Advantages Of Saving Into An ISA Before Deadline Daywritten by Bella Palmer
Every year, as reliably as the appearance of the first snowdrops and crocuses, March sees newspapers and magazines fill up with articles and advertising around ISAs. The reason is simple – the tax year ends and any portion of the annual ISA allowances of £20,000 not used is lost. Unlike SIPPs, ISA allowances cannot be rolled over and work on a ‘use it or lose it’ principle. And this year was no different as the ISA deadline passed last Friday.
Of course, those in the position to be able to use up their whole tax-sheltered £20,000 ISA allowance have the whole year to do so. And while many do make monthly instalments from their salary or pay in lump sums earlier as bonuses or good months come around, the extent of the end-of-tax-year drive suggests a significant percentage do not. They wait until the last minute and then use all or most of their ISA allowance in one go.
It can be imagined many might argue that their reason for doing so is to be sure they are financially able to use all of their ISA allowance, or as much of it as they do end up taking advantage of. But that makes less sense in the context of the fact there is nothing to stop funds paid into an ISA being withdrawn again if required. They can even be put back into the ISA at little cost at any point before the end of the tax year if possible.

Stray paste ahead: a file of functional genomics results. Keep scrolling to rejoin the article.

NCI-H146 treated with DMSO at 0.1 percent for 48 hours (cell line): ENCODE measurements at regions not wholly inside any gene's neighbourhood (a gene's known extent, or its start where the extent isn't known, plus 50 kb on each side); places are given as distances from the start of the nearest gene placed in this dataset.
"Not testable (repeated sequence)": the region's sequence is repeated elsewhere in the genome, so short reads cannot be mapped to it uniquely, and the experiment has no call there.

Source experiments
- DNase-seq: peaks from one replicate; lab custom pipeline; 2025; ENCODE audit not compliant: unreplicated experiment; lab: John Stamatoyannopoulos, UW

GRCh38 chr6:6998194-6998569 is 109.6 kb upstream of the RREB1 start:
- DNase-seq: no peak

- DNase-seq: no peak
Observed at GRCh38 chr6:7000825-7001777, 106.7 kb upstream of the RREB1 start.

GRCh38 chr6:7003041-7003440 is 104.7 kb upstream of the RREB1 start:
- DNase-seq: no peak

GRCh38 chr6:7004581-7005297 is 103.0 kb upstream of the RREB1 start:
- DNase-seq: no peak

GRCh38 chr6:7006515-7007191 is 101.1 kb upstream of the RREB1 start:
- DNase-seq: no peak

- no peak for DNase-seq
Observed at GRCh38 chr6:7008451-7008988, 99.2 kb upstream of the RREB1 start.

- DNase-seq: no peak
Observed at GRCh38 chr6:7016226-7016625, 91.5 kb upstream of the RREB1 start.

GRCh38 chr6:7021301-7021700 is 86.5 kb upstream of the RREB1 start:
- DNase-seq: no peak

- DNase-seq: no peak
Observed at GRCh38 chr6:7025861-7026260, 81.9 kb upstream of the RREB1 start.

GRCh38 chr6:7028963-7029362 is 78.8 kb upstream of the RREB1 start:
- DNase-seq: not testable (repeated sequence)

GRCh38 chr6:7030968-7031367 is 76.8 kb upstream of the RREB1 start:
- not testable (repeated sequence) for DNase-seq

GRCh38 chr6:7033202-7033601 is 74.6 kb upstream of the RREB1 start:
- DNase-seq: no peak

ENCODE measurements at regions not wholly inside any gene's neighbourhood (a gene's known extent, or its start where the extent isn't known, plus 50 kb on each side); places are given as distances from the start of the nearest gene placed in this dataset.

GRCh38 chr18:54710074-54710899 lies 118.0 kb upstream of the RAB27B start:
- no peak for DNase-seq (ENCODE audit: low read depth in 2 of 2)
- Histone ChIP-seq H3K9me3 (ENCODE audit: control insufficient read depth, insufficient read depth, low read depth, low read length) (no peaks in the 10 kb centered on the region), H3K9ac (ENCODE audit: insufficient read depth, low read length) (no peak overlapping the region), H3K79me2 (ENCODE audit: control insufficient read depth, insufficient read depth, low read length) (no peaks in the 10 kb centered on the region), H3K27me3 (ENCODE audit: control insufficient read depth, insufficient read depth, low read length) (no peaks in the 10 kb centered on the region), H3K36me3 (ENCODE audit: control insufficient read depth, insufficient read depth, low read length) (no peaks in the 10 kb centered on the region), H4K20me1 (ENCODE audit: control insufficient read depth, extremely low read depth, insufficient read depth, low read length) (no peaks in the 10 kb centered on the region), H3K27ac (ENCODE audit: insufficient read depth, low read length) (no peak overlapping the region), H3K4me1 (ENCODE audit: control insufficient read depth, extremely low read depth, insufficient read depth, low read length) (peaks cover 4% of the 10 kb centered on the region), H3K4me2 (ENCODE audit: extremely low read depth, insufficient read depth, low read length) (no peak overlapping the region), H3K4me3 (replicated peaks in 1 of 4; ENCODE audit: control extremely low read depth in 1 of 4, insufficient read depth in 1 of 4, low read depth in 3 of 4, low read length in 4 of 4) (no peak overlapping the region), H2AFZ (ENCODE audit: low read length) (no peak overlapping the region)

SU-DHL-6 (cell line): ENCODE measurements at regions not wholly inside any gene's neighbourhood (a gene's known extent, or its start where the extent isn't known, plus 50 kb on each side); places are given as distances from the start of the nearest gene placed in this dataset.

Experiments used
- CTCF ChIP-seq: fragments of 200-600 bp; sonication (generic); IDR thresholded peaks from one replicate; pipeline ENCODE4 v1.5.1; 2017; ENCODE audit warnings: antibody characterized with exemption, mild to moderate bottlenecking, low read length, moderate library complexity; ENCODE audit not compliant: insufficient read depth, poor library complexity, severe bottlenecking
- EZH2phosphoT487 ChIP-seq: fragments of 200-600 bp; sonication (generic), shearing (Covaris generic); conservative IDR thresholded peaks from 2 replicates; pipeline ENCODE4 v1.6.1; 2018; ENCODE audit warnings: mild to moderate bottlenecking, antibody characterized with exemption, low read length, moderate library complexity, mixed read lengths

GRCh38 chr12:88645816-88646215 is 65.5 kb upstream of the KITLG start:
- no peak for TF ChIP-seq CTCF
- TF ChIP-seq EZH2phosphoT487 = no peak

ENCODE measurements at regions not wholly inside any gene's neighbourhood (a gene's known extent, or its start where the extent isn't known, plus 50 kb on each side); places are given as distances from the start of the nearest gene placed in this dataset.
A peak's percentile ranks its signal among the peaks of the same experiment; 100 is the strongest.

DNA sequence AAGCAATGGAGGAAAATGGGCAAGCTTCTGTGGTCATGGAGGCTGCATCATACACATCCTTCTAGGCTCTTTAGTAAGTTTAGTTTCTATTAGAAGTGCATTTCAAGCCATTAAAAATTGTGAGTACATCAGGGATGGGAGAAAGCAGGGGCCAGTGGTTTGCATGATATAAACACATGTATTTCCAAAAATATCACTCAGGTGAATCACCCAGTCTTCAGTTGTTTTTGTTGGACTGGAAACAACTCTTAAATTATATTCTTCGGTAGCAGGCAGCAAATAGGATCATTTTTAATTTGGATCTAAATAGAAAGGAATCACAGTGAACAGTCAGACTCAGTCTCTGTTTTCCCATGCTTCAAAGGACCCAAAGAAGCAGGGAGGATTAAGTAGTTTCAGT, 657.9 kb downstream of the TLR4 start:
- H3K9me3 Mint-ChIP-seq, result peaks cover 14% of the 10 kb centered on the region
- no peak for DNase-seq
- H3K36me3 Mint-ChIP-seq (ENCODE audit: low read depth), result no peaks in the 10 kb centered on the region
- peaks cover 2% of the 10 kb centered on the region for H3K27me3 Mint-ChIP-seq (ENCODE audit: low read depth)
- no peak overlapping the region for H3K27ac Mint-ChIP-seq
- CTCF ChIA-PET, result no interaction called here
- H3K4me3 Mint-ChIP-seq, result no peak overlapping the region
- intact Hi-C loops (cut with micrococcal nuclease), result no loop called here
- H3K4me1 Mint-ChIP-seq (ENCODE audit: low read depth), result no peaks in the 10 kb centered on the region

And there are significant advantages to drip
The sooner you invest the sooner you start earning returns
Over the longer term, a well-balanced investment portfolio has historically always outperformed cash. Compounded, if dividends are reinvested, you have a good chance of earning around 7% a year, as an
Drip Feeding Investments Lowers Risk
If you invest all of
More Considered Investments
Making one big ISA investment at the end of the tax year will mean limited time to make your investment decisions on how you are going to allocate it. If you drip feed each month, you can spend more time taking initial decisions and then perhaps reconsider and adjust your investment strategy over the course of the year and taking changing market conditions into consideration.
Last but not least, paying into an ISA every month will condition you to better budgeting of your monthly income and make it much more likely you will use up your entire ISA allowance each year. There’s a much higher risk you’ll spend money you have sitting around before the end of the tax year. And setting up a monthly transfer will mean you quickly won’t even miss it as you get used to your budget minus the ISA contribution.
This article is for information purposes only.
Please remember that financial investments may rise or fall and past performance does not guarantee future performance in respect of income or capital growth; you may not get back the amount you invested.
There is no obligation to purchase anything but, if you decide to do so, you are strongly advised to consult a professional adviser before making any investment decisions.